Online sales up in February, but growth rate slows

Online sales of non-food items in the UK rose 6.4 per cent last month, but could not match the growth rate of 8.0 per cent recorded in February 2017, the latest figures show.

February 2018’s growth rate was also below the three-month and 12-month averages of 6.5 per cent and 7.7 per cent respectively, according to the new statistics from the British Retail Consortium and KPMG.

But the UK’s online penetration rate – the share of retail sales attributed to internet shopping – increased from 20.5 per cent in February 2017 to 21.1 per cent in February 2018.

Last month, overall retail sales in the UK increased by 0.6 per cent on a like-for-like basis from February 2017, when they had decreased 0.4 per cent from the preceding year. On a total basis, sales climbed 1.6 per cent this February, against a rise of 0.4 per cent in February 2017. This was roughly in line with the three-month and 12-month averages of 1.5 per cent and 1.7 per cent respectively.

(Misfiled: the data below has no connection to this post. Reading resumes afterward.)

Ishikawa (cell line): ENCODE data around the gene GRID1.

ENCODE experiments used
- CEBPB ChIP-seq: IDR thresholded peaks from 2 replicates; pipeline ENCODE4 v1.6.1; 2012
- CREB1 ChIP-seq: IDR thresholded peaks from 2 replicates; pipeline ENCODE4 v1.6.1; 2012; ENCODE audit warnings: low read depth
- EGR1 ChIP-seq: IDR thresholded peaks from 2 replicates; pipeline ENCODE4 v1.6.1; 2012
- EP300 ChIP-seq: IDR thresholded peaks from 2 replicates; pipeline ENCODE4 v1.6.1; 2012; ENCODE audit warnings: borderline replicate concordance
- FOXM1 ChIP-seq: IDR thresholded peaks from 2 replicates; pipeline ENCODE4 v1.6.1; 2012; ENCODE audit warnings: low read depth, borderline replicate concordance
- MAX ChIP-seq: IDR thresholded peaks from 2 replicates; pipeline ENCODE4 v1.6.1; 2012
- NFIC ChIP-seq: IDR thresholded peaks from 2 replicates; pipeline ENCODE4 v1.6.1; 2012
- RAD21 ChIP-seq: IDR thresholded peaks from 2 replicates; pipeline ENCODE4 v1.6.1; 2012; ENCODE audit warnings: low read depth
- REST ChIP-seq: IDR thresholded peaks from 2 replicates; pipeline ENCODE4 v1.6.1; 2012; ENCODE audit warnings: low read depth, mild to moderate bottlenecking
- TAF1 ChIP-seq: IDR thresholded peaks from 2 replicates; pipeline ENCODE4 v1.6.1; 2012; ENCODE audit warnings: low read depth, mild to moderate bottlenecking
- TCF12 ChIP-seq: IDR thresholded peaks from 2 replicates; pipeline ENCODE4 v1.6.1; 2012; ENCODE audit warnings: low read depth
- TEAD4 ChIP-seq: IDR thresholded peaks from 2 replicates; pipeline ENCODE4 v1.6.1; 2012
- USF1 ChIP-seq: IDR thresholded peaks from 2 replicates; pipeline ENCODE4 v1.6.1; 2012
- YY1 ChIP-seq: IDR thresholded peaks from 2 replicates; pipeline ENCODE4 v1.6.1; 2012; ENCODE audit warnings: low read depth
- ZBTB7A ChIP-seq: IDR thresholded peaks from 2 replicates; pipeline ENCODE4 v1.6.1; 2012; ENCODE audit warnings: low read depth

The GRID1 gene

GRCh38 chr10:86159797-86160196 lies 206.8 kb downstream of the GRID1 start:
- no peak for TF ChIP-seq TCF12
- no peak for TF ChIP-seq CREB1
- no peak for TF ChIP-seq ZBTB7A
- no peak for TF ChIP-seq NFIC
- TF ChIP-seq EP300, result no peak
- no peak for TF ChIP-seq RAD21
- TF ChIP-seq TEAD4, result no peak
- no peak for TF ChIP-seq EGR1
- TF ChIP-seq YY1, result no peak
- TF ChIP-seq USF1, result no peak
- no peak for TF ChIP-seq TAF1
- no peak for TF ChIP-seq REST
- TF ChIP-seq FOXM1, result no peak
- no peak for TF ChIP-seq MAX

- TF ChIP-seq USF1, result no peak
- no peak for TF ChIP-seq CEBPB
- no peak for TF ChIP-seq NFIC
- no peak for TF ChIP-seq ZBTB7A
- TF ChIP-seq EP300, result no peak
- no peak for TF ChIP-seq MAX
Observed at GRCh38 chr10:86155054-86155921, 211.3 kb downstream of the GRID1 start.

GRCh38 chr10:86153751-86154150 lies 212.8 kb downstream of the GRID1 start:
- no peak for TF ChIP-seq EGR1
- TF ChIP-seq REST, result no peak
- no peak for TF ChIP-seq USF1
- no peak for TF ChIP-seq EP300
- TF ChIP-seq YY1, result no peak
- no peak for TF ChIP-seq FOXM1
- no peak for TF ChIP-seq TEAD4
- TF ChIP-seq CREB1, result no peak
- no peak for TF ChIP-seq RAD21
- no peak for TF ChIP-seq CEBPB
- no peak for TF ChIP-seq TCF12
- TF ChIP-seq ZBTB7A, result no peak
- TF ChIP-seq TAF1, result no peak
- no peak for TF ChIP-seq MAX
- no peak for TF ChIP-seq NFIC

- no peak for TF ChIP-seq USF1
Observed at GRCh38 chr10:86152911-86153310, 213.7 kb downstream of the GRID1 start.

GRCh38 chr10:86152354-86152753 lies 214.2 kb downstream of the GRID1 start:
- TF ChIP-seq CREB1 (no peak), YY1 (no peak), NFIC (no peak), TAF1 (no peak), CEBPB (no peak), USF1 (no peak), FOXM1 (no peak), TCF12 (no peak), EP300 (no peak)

Over the three months to February 2018, in-store sales of non-food products fell 2.4 per cent on a total basis and 3.3 per cent on a like-for-like basis. For the 12-month period, the total decline was 2.2 per cent.

However, in-store food sales were up 2.8 per cent on a like-for-like basis and 4.0 per cent on a total basis. This was on par with the 12-month total average growth rate of 3.9 per cent, the highest since October 2012.

Helen Dickinson, chief executive of the British Retail Consortium, commented: “The headwinds to retail spending continued to blow strong in February. Inflation is still eating into shoppers’ budgets, pushing them to spend a greater share of their income on essentials and leaving less left over to buy discretionary, predominantly non-food retail items. At the same time, weak growth in household earnings is keeping overall sales low.”

Paul Martin, head of retail at KPMG, added: “On the High Street, it was grocery sales that continued to pull it out of the bag. Meanwhile, Shrove Tuesday may have resulted in an uptick in cooking accessory sales, but performance in non-food in general was once again disappointing. Online retail appeared to have fared better – with growth across all categories – but the latest figures reinforce an underlying trend of a slowdown in growth online, which prompts concern.”

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